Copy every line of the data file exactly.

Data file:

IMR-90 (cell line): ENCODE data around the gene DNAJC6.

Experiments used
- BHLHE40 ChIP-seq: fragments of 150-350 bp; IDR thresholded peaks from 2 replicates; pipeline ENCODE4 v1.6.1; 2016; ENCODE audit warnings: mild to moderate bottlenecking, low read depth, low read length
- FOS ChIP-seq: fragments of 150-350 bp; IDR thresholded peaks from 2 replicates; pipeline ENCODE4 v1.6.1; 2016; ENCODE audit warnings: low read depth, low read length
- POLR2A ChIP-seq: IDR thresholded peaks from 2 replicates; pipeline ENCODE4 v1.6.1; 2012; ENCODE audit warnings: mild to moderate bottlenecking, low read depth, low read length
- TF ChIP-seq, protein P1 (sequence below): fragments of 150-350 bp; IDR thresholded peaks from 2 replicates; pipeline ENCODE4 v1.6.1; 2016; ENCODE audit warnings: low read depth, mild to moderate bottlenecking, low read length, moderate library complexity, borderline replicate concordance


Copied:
IMR-90 (cell line): ENCODE data around the gene DNAJC6.

Experiments used
- BHLHE40 ChIP-seq: fragments of 150-350 bp; IDR thresholded peaks from 2 replicates; pipeline ENCODE4 v1.6.1; 2016; ENCODE audit warnings: mild to moderate bottlenecking, low read depth, low read length
- FOS ChIP-seq: fragments of 150-350 bp; IDR thresholded peaks from 2 replicates; pipeline ENCODE4 v1.6.1; 2016; ENCODE audit warnings: low read depth, low read length
- POLR2A ChIP-seq: IDR thresholded peaks from 2 replicates; pipeline ENCODE4 v1.6.1; 2012; ENCODE audit warnings: mild to moderate bottlenecking, low read depth, low read length
- TF ChIP-seq, protein P1 (sequence below): fragments of 150-350 bp; IDR thresholded peaks from 2 replicates; pipeline ENCODE4 v1.6.1; 2016; ENCODE audit warnings: low read depth, mild to moderate bottlenecking, low read length, moderate library complexity, borderline replicate concordance